Castello del Trebbio was built as a fortress in the twelfth century for the Pazzi family. Its fame is due to the “Pazzi Conspiracy”, a plot organized by the Pazzi family in 1478 to kill their old enemies Giuliano and Lorenzo de’ Medici. In the fifteenth century ownership transferred to the Medici family who converted it into a villa. The current family purchased it in 1968 and have restored it respecting its history. The estate comprises about 60 hectares of grapes, 10.000 olive trees and native forest, a total of 350 hectares. A tour of the castle and the old wine cellars with wine and olive oil tasting is possible for groups with reservation. Also part of the estate are apartments for rent by tourists.The cellars date from 1184, with the newest part of the castle being the courtyard that is about 600 years old. The the current owners’ parents bought the castle in 1968, and after 20 years restoration, both passed away between 1988 and 1990. Only 2 of the 5 children decided to keep the estate and the castle. One of them, Anna, lives in the castle with her husband Stefano, the winemaker of the company, along with their 3 young children. Anna is responsible for the wine marketing, and for the olive oil and saffron production.
Besides the castle and vineyards, the property includes a private chapel, and small adjoining kitchen. An unusual fact is that some people are buried here, something not normally done on private grounds. The local authority gave the children permission to do this. Inside the chapel was a painting from Andrea del Castagno (XVth century) sold by the last owners before the current owners came. The original frame of the painting is still in the chapel.
The tour of the cellars was hosted by Alberto, and we highly recommend this estate for anyone in the Florence area. Alberto’s description of the estate, the products produced, and historical knowledge are exemplary. Although Trebbio is a small winery, the tour is fascinating and the wines we sampled were excellent (for sale at very reasonable prices). The cellars have a lovely aroma of wine and grapes, plus they produce outstanding olive oil that is pure Tuscan. Pure Tuscan means that the entire production and all the olives are local.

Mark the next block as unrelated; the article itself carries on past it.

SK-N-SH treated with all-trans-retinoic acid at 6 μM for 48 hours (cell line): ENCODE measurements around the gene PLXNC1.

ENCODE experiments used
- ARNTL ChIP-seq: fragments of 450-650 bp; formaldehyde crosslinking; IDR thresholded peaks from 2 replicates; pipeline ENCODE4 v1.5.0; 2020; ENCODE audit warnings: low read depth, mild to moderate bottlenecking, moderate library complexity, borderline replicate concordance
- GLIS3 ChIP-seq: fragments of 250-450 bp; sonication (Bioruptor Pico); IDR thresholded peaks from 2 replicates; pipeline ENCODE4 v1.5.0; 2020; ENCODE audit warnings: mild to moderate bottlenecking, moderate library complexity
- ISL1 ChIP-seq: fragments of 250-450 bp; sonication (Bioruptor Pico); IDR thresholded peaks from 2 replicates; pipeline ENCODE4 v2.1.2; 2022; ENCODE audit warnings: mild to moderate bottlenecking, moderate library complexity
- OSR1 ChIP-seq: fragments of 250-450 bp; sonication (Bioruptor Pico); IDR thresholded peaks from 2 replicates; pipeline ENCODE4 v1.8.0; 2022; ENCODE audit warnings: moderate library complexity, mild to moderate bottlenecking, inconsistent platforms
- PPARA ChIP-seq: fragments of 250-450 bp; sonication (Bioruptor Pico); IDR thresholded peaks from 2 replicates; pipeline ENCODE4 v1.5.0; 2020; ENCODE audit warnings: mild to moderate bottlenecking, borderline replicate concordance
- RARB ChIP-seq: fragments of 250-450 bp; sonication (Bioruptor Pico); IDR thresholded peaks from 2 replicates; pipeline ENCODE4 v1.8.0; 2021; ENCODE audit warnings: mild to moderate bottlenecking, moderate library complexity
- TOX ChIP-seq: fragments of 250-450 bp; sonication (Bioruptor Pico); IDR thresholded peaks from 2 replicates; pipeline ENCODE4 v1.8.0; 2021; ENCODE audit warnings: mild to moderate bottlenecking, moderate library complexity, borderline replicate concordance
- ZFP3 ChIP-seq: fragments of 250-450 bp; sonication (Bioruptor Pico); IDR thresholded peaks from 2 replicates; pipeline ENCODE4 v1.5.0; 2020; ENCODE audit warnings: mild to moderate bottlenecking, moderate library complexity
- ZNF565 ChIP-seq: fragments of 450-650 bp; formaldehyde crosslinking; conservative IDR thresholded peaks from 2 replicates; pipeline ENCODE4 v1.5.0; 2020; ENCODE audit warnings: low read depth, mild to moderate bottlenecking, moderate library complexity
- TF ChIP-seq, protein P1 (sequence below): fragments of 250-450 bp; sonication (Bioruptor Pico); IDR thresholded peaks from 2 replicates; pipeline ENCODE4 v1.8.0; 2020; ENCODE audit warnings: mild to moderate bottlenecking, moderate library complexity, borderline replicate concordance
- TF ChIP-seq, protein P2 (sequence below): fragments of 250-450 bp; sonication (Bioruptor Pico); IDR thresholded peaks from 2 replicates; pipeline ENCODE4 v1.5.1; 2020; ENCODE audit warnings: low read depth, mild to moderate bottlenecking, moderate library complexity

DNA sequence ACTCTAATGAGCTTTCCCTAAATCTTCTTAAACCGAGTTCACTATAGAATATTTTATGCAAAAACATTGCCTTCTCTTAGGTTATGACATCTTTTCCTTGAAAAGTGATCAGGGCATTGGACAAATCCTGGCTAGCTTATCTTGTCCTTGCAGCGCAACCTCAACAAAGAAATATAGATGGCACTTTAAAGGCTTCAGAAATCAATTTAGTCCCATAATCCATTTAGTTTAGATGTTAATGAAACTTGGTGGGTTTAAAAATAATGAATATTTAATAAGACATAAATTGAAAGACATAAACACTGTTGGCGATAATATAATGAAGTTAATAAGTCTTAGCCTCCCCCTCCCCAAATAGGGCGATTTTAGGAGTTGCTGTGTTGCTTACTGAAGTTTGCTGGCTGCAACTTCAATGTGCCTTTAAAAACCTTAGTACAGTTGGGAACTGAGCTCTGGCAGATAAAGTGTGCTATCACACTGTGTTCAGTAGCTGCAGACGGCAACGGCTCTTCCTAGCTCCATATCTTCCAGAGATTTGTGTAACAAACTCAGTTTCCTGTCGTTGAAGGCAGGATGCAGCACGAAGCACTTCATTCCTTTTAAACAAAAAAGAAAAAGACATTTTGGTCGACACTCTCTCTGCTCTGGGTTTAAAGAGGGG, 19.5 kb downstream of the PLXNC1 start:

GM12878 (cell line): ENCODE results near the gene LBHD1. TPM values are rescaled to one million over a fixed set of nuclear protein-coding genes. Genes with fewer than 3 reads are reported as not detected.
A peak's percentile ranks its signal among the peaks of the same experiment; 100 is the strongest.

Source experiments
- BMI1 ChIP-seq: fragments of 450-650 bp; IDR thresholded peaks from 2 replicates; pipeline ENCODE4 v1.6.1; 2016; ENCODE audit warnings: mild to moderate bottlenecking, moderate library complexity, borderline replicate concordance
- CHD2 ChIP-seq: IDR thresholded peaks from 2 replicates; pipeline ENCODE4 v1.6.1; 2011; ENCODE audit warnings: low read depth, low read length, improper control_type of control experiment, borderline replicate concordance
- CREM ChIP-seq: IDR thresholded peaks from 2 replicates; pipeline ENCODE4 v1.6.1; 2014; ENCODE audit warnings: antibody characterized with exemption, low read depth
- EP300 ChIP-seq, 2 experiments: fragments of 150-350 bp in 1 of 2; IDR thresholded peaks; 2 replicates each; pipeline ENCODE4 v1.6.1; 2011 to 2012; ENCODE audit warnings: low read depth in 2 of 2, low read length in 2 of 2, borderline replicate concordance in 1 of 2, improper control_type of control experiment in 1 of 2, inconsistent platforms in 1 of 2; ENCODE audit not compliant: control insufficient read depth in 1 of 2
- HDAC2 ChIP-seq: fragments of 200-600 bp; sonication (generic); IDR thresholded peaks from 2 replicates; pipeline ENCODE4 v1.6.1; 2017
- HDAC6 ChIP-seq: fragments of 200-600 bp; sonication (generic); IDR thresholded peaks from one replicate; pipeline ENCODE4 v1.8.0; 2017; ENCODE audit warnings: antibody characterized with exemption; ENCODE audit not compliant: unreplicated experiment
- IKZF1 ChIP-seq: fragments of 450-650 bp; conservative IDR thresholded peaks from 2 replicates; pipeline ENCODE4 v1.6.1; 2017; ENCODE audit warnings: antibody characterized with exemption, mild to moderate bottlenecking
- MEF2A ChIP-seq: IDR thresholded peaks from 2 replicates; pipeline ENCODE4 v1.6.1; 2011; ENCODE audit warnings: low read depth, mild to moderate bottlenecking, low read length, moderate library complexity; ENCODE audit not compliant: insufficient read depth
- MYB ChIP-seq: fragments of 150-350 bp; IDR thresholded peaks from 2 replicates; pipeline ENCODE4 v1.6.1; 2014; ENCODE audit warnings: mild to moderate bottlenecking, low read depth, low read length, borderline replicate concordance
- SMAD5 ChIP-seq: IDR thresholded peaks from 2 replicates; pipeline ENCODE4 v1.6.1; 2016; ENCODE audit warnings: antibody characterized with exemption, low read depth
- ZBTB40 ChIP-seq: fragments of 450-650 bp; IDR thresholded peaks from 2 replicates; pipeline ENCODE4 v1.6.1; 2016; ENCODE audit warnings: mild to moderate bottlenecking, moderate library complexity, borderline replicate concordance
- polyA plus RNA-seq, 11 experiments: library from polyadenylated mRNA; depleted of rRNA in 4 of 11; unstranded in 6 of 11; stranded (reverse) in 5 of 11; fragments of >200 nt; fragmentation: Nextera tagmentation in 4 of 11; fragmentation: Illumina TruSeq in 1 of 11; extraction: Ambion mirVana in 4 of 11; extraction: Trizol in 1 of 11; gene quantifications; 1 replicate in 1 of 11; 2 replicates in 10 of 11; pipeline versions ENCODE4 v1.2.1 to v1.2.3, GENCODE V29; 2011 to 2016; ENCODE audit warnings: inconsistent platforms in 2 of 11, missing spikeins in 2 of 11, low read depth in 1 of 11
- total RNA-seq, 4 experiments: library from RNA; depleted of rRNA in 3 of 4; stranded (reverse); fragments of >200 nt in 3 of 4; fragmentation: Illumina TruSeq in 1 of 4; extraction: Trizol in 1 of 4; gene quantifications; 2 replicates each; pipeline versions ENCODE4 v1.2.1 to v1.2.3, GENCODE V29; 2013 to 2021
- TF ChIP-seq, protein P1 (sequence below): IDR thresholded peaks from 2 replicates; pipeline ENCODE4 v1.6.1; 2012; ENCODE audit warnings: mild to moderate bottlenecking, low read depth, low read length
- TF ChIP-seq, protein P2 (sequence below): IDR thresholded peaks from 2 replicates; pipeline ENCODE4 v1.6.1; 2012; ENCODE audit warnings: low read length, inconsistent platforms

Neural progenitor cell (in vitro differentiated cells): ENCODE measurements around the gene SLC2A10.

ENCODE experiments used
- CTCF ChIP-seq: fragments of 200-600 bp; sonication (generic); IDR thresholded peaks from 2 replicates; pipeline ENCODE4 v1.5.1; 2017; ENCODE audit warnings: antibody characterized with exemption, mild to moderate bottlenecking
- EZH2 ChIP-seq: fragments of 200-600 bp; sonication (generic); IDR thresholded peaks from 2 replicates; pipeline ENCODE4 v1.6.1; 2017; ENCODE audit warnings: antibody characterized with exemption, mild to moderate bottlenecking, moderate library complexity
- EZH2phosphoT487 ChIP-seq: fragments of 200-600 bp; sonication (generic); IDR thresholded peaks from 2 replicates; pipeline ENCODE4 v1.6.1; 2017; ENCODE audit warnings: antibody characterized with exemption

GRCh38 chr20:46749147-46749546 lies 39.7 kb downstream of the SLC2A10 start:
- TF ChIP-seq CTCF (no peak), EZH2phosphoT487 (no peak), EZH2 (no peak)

Due to the very hot, dry summer the harvest this year was 2 weeks early. But the grapes are smaller and intense, so the 2003 vintage should be outstanding. The bad news is that the olive harvest was 35-40% below normal. In the old tradition, Trebbio still does all the picking by hand.
The wine production of Trebbio is about 300,000 bottles per year. Of that, about 11,000 bottles are Super Tuscan, a blend of 50% sangiovese, 35% merlot, and 15% syrah. They have named this special blend “Pazzesco” after the Pazzi family (loosely translated means “that’s crazy”). The balance of the production includes a DOCG Chianti, a Chianti Rufina Reserva, and oak aged Vin Santo. The special wines (Chianti Rufina Riserva and Pazzesco) are aged for about 14 months in french barriques, special oak barrels used for maximum 3 years and then about 20 months in big oak barrels. All varieties we sampled were excellent, especially for the price, and the Vin Santo was nice and dry.
We highly suggest you visit the Castle del Trebbio on your next visit to Tuscany. Tours can be arranged ahead of time through their website, or by contacting them by e-mail. Many of the area hotels can arrange a visit also. If you do go, watch out for their “ghost” know as Mario. He has been working at the castle for 50 years, and reportedly still roams the grounds. Be sure to ask about him and hear the whole story. Tell them WineNews.com sent you.